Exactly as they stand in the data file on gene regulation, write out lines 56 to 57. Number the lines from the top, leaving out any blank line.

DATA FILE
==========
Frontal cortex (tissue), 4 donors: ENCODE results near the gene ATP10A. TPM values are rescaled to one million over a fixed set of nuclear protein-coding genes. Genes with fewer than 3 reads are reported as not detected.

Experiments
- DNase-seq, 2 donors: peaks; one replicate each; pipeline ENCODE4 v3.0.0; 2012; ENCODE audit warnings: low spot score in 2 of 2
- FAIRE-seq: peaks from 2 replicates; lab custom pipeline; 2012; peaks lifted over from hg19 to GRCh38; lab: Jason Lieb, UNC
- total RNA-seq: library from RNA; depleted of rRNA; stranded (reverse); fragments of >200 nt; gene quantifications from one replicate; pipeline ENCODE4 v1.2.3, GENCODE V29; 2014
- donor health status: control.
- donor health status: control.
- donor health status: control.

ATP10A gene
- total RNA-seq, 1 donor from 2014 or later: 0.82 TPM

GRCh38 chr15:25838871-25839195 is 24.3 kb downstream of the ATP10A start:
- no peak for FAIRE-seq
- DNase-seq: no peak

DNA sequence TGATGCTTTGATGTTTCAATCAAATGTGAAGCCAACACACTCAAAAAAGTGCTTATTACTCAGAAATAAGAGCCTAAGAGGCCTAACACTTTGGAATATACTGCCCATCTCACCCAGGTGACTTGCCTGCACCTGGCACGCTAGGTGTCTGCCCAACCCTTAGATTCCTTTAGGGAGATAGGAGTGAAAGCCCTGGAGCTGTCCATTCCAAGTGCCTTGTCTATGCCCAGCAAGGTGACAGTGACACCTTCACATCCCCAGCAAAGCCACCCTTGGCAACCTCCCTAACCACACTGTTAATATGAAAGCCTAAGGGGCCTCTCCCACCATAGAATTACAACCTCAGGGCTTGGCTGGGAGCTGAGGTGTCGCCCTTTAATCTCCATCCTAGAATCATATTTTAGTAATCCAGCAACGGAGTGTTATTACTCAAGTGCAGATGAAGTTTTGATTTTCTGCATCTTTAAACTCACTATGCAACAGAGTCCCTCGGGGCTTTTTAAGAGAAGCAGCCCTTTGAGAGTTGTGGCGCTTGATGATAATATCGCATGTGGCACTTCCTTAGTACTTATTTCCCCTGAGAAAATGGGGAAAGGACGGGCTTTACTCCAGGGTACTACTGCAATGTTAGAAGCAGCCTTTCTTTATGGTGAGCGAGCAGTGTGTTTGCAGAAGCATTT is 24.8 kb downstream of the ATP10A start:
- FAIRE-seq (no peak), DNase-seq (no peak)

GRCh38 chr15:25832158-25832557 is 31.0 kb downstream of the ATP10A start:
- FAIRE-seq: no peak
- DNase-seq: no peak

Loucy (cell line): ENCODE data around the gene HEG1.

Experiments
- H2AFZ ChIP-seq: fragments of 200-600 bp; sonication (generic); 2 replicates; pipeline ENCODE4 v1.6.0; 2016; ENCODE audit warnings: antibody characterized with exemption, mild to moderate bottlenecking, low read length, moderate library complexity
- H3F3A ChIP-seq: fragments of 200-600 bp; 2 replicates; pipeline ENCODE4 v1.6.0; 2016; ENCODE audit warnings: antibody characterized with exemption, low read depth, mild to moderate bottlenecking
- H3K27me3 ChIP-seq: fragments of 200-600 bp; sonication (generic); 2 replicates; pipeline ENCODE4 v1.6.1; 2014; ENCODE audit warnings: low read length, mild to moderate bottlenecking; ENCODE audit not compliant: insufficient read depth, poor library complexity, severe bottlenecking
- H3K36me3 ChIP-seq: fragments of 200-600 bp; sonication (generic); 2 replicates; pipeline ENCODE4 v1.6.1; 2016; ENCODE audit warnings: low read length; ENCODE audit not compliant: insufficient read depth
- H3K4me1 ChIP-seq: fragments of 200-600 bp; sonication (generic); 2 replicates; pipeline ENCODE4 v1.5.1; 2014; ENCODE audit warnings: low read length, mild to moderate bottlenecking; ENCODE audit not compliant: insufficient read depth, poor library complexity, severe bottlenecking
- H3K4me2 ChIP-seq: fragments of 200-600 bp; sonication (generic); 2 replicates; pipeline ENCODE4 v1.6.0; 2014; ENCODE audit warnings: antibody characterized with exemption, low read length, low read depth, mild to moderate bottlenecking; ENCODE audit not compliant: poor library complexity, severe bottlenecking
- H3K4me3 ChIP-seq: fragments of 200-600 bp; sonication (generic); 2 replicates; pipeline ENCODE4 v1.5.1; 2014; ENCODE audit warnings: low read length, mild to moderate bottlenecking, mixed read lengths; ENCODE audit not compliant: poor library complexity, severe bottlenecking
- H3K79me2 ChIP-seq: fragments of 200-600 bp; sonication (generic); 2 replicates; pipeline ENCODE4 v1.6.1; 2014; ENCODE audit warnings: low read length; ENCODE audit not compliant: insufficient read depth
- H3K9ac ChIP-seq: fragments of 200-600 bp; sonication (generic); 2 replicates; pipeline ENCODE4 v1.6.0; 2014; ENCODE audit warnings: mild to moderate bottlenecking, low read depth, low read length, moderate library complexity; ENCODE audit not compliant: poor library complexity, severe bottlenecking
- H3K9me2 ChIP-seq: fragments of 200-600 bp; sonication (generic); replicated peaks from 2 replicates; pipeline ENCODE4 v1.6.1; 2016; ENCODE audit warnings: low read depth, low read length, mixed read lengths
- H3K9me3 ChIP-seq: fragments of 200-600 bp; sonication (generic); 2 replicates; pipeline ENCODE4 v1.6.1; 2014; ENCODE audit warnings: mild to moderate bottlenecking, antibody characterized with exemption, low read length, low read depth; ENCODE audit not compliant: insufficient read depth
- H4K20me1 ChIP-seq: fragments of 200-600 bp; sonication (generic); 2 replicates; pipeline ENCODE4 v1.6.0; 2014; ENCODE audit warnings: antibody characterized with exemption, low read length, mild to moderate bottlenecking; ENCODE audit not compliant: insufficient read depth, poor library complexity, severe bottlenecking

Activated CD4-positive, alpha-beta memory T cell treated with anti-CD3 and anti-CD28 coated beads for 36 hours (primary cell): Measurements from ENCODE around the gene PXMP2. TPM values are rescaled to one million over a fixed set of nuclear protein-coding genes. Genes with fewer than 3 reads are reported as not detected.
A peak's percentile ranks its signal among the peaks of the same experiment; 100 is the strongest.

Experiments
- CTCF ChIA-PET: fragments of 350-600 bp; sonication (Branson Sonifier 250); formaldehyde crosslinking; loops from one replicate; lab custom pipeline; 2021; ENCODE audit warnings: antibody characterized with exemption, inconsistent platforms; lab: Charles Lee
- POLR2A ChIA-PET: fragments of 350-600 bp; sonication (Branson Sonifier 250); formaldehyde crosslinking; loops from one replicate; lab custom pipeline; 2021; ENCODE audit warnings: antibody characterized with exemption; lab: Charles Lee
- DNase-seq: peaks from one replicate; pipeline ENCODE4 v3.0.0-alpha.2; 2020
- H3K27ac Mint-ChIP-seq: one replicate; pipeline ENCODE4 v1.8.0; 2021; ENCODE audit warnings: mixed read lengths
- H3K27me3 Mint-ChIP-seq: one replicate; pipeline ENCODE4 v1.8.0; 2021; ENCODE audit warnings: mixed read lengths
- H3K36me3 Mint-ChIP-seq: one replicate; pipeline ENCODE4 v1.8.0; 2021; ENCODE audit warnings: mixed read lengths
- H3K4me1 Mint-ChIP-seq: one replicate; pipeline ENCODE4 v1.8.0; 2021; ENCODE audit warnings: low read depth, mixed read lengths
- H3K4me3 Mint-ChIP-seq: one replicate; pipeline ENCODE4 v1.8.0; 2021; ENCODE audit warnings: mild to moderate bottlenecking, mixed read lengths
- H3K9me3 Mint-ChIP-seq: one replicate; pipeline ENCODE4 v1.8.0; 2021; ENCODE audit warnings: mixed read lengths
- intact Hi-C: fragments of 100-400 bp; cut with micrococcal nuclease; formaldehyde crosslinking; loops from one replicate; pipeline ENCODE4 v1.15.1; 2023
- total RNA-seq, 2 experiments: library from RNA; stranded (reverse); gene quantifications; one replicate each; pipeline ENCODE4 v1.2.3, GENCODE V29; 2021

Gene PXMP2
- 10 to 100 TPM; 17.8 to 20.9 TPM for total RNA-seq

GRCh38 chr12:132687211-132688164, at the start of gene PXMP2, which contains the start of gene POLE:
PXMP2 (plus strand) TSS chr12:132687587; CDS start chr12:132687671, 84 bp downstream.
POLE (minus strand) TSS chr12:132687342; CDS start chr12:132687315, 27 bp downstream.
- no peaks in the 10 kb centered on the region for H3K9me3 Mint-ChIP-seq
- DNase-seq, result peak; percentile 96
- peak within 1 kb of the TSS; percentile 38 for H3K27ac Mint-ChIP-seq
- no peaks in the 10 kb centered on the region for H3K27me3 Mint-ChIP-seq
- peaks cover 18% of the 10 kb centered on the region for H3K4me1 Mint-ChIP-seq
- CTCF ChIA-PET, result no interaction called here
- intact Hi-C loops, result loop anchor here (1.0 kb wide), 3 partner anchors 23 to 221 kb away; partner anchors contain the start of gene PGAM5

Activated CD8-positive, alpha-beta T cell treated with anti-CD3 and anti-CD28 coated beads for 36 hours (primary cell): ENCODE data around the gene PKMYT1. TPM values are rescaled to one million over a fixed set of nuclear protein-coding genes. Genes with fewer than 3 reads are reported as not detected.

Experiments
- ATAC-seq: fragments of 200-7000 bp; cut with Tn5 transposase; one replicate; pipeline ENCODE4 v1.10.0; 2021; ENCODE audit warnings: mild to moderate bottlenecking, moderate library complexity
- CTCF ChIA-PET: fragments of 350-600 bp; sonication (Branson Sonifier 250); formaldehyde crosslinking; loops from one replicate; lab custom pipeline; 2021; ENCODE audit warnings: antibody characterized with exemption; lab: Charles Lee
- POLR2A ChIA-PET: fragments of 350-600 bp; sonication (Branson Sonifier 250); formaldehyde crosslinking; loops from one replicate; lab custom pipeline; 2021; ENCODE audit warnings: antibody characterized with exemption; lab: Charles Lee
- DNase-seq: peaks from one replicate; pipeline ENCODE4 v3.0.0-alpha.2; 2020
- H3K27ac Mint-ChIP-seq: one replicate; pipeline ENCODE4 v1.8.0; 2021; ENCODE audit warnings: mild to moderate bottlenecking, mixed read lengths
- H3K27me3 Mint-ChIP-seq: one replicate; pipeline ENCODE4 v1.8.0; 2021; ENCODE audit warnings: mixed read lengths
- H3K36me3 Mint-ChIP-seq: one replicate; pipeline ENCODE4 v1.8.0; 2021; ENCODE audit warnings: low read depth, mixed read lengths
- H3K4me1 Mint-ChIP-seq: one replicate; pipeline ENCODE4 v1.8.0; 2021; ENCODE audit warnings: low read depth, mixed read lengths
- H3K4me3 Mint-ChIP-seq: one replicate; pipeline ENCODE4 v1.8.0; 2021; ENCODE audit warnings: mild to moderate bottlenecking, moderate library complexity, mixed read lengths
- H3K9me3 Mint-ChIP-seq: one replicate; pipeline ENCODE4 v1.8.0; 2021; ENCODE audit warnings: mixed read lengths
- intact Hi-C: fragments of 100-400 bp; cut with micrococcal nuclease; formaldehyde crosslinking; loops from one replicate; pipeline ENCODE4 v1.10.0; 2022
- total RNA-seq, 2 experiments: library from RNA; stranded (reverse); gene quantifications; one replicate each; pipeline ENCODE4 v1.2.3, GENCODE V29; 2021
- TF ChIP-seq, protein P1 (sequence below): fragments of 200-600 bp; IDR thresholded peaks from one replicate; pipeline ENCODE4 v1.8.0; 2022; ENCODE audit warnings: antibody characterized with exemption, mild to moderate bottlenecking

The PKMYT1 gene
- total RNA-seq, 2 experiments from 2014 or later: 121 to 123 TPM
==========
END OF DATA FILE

- peaks cover 18% of the 10 kb centered on the region for H3K4me1 Mint-ChIP-seq
- CTCF ChIA-PET, result no interaction called here